By Jasmine Dyoco
Americans do more damage to the earth than people in other countries. As this article from ScientificAmerican.com notes, an American child will create 13 times more ecological damage in their life than a child born in Brazil. And there are other ways the U.S. out-pollutes the world. For example, the same article notes that Americans are least likely of all people to use public transportation, which contributes to our substantial carbon footprint. And unfortunately, the list could go on and on.
Of course, there are many ways we can all live greener lives, and a great place to start is right in your own home. Here are a few ways to use green building to make your home more sustainable:
Use recycled building materials. Chances are you’re familiar with the phrase, “Reduce, reuse, recycle.” Well, it shouldn’t only apply to what you do with your empty Coke cans. As this article on recyclable building materials shows, you can put the motto to work if you’re planning a building or remodeling project at your home. It suggests using building materials purchased from scrap and reusing as much material as possible. And if you do have to purchase new materials, make sure they can be recycled in the future.
Take it one project at a time. There are tons of projects around one’s house that can be done to make the home more sustainable. But know that they don’t have to be done all at once. You can help the environment simply by going one project at a time as your budget permits. That’s what a homeowner from this article on home energy efficiency improvements did. He created a several-year-long plan in which he replaced an inefficient heat pump, installed new windows and doors, switched to an energy efficient refrigerator, and more.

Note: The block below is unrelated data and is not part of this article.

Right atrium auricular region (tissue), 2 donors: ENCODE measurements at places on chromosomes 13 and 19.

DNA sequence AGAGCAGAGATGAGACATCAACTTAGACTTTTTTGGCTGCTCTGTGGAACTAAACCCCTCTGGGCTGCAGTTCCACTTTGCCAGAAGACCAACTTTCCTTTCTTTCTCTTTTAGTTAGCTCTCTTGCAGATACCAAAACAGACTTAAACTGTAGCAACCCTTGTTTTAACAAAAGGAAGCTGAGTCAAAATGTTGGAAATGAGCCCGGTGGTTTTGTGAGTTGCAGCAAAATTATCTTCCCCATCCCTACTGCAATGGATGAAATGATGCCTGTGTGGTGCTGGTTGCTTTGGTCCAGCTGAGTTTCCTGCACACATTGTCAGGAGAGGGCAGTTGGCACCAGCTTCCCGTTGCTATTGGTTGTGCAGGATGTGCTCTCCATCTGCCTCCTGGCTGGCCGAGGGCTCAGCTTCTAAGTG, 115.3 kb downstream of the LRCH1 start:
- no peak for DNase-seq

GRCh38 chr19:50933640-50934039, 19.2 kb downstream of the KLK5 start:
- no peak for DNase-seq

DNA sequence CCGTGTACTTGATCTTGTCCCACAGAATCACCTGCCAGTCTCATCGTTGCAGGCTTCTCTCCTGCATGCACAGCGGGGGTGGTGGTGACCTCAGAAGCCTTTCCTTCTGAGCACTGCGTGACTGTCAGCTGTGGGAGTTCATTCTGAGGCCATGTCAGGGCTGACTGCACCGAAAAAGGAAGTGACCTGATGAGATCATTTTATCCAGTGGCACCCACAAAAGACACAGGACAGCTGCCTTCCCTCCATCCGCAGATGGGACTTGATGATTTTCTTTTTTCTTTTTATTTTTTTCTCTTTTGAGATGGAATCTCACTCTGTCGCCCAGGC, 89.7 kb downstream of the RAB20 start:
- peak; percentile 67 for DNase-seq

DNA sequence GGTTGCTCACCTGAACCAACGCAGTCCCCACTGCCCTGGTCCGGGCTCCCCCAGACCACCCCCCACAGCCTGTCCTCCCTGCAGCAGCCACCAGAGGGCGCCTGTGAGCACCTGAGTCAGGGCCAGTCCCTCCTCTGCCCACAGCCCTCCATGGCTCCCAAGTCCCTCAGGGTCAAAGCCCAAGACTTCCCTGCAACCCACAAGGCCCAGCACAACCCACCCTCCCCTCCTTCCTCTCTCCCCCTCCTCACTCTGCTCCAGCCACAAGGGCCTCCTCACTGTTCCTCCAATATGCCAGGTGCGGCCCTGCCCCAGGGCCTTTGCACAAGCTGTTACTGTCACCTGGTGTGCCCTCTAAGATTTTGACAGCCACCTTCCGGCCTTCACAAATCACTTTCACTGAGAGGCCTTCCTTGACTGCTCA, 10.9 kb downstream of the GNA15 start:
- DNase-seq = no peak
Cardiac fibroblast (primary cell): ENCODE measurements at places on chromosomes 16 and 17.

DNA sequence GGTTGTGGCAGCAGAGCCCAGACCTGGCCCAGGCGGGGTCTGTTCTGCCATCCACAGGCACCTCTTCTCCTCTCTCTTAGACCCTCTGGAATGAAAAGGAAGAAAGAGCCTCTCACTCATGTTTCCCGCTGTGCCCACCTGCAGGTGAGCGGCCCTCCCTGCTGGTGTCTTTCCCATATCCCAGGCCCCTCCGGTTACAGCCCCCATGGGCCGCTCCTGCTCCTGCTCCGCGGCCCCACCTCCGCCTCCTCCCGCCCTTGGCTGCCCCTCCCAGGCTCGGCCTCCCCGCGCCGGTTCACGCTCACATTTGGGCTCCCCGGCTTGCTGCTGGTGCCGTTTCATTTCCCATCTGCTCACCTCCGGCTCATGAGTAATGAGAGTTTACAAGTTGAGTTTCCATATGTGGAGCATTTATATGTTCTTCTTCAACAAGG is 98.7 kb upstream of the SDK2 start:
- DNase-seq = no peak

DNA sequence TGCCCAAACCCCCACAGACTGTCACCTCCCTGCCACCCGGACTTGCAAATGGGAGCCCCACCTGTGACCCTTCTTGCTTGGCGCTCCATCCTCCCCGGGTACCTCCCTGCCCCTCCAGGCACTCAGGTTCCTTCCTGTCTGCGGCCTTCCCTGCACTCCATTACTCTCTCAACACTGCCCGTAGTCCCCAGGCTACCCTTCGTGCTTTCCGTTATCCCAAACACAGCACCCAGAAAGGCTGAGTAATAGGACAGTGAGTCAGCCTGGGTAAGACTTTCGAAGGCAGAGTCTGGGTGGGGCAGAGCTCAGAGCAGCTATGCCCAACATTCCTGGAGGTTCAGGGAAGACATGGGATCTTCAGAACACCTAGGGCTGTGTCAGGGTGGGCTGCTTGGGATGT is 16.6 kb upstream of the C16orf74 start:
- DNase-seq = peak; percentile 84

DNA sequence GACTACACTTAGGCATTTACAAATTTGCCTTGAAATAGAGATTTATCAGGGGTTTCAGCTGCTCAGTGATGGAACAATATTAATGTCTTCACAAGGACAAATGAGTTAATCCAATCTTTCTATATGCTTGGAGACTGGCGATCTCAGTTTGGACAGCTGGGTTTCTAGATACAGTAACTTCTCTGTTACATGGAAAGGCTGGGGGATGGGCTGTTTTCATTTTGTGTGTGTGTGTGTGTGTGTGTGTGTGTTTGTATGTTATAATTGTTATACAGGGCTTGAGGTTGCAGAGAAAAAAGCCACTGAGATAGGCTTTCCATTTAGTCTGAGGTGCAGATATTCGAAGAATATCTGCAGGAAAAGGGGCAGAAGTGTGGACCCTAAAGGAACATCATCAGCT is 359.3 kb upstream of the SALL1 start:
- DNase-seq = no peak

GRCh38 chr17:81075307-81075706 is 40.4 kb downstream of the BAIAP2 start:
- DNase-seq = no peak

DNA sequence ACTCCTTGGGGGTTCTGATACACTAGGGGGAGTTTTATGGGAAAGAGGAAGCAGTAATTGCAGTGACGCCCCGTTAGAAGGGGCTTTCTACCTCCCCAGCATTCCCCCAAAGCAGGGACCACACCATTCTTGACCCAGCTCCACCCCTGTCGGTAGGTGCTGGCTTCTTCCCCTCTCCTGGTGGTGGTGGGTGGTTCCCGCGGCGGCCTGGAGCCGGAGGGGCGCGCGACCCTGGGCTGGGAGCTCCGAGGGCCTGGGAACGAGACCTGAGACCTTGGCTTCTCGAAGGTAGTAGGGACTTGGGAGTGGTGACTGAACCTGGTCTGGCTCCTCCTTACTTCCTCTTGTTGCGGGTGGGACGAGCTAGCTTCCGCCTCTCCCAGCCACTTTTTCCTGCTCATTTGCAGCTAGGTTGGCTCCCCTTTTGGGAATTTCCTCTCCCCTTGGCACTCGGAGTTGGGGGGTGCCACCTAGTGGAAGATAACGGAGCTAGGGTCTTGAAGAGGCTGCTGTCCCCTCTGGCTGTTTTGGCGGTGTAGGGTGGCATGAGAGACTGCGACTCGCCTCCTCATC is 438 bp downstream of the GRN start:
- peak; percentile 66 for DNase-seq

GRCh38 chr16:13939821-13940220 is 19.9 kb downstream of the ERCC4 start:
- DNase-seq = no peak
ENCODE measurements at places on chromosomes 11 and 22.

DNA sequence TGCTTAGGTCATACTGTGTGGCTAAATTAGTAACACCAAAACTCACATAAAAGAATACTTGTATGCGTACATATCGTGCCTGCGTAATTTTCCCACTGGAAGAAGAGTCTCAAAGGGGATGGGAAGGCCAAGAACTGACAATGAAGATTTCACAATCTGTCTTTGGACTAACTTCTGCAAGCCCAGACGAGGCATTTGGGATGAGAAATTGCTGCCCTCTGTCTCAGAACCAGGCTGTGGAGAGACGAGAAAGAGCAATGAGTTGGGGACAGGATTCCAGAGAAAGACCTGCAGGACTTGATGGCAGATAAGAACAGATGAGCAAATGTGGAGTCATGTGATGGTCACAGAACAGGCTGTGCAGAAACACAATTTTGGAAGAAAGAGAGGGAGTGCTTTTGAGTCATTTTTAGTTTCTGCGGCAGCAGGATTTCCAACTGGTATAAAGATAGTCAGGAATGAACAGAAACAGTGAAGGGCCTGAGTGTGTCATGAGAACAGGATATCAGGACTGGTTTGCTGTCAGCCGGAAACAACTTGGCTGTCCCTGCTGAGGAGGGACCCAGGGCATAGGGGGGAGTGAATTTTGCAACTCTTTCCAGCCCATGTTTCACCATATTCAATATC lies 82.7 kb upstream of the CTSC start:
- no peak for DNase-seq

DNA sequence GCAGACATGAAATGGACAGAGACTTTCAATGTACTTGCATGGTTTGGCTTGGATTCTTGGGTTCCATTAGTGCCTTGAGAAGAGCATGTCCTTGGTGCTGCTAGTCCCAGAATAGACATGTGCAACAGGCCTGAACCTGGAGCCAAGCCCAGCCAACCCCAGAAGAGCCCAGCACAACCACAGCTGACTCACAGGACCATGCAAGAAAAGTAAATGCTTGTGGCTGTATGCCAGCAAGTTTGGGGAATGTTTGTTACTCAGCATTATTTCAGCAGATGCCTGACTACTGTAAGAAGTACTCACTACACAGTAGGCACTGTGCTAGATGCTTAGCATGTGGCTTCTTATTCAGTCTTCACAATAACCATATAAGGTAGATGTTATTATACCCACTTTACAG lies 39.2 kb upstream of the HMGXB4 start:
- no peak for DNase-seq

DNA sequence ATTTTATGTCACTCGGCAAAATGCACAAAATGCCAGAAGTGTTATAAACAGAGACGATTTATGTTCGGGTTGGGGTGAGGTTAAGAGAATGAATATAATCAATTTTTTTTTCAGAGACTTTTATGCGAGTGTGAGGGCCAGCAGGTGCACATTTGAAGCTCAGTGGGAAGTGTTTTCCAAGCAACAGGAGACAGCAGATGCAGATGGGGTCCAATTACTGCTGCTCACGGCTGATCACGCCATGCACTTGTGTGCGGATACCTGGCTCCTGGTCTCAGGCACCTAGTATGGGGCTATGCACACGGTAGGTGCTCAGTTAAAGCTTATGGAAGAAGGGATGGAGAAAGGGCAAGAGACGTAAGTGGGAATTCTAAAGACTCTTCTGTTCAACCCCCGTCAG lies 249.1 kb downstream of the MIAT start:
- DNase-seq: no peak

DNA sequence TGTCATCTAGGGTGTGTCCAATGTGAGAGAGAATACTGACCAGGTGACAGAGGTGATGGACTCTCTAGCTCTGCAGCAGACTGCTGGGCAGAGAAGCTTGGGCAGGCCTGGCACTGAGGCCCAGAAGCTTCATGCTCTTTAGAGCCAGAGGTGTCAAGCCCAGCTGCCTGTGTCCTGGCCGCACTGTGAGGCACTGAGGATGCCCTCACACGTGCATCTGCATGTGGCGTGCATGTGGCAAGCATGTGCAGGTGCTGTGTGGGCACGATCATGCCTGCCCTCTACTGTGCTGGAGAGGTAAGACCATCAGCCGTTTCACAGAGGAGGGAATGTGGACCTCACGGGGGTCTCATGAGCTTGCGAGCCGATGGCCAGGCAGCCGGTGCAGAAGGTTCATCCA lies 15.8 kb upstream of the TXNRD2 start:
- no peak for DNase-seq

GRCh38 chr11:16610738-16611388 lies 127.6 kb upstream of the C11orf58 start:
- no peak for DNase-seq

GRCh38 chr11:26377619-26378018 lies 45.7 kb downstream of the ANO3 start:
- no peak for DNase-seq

Go green on a budget. When a homeowner hears, “build green,” they probably fear the amount they’ll have to shell out in order to make their home more environmentally friendly. Fortunately, going green doesn’t require a big budget. As ThisOldHouse.com shows, many green projects can be implemented at a low cost. For example, it suggests building a clothesline to cut back on the use of your dryer, planting trees that will one day shade your house, and more—all projects that can be completed for less than $500.
Build a sustainable dog house. Yes, your pet’s home can be just as sustainable as yours. This article on dogs and green living provides information on how to use reclaimed wood, recycled pallets, and other recycled building materials to build a dog house. Or if you’re in need of a dog run or outdoor kennel, it offers tips on how to make those more sustainable as well.
In order ensure that we and the generations after us can live comfortably on earth, we need to take steps now to live more sustainably. Making our homes greener is a great place to start.
Jasmine Dyoco is a fan of crossword puzzles, gardening, books on tape, learning (anything!) and fencing. She truly enjoys the work she does with Educator Labs and hopes you’ll stop by the site to learn more!